On October 2, 2014, Prime Minister Narendra Modi launched the Swachh Bharat Abhiyan or Clean India Mission. The Prime Minister has made such efforts one of the policy cornerstones of his administration, demonstrating his commitment by not only enacting these measures but by physically working on the revitalization projects himself in New Delhi. While the provisions of the legislation specifically pertain to WASH issues (water, sanitation, and hydration), Modi expects to see a general renewal of India’s low-income centers (both urban and rural) as a result of some of the improvements made in the realm of sanitation. The Clean India Mission expands on many of the initiatives of the early 21st century, looking to eliminate the usage of dry toilets, create sanitary water complexes that can provide safe, drinkable water, and help villages establish proper treatment facilities. However, the policy distinguishes itself from its predecessors by emphasizing awareness and mandating education on the adverse effects of public defecation, attempting to alter the degenerative practice and encourage cleaner, safer habits.
The initiative is seen as a direct counter to much of the international and domestic criticism India’s government has received over its sanitation programs. The TSC and other previous policies were considered too bureaucratic and government-led, infrastructure-focused, and accused of ignoring the cultural underpinnings of the issue. The Clean India Campaign, by contrast, looks to empower local leaders and business owners (women in many cases) to create self-sustaining sewage systems, stresses the amelioration of public health, and emphasizes the importance of education in changing the public perception regarding toilet use. Modi began the campaign with nine “ambassadors”, all of whom were prominent celebrities, ranging from comedians to cricket stars, encouraging others to take up the challenge.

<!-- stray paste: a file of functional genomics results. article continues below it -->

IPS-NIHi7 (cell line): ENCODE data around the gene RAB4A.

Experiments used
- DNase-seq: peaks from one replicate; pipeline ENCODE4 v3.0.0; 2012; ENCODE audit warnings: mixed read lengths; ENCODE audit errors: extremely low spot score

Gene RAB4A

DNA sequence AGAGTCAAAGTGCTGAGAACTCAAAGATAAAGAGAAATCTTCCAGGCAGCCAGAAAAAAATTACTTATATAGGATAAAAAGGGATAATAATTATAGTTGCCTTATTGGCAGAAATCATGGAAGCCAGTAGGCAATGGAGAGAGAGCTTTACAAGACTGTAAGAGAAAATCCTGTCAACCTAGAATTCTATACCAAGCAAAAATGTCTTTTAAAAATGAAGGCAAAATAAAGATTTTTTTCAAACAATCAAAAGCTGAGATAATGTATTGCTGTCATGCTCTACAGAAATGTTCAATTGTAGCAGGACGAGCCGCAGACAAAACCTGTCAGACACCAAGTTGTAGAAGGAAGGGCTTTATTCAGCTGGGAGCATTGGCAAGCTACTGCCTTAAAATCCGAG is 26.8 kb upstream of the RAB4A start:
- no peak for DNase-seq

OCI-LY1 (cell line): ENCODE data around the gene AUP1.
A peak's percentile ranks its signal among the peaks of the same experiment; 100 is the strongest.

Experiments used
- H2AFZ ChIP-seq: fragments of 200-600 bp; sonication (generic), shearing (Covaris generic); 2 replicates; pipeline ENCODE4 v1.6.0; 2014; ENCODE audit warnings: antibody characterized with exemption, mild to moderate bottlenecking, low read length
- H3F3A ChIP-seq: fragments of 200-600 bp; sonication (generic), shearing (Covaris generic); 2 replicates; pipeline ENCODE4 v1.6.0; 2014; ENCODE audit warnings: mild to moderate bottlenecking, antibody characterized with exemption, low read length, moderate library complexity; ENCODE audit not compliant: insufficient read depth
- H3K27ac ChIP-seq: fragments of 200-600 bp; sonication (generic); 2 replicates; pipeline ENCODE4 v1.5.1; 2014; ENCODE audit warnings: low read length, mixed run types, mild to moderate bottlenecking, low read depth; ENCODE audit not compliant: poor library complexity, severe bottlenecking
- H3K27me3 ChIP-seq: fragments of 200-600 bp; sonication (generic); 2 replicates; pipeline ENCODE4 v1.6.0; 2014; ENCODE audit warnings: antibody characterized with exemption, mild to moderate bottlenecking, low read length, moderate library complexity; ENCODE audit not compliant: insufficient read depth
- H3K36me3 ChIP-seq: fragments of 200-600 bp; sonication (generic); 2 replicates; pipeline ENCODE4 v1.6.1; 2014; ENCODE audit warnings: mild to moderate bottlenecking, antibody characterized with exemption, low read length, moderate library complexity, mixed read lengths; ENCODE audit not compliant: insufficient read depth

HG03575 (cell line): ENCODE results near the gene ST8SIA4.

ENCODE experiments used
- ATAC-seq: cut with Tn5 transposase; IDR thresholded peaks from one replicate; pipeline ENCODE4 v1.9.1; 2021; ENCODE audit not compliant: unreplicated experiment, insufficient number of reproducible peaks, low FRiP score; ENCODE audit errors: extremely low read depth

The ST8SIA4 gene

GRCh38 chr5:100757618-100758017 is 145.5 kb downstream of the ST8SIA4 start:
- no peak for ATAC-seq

This “cleanliness drive” ultimately involved three million people, making it the largest event of its type in India’s history. Many of the tasks of the Clean India Campaign, including organizing, financing, and media consulting, will be delegated to NGOs and private enterprise, creating a dynamic network of experts committed to the cause. Critics of Modi claim that this is all a political ploy; merely a populist PR stunt intended to cover up the campaign’s ineffectiveness and corruption that plagued many previous initiatives. While the Clean India Campaign is still in its proverbial infancy, many are optimistic about its potential, believing that Modi may, in fact, fulfill his promise to the Indian people.
1."Swachh Bharat Mission." Ministry of Urban Development (India). N.p., Sept. 2014. Web. May 2015.
2."Swachh Bharat Mission." Ministry of Urban Development (India). N.p., Sept. 2014. Web. May 2015.
3.Bhaumik, Sukanya. "India's Sanitation Story." Pragati RSS. N.p., 16 Aug. 2014. Web. 31 May 2015.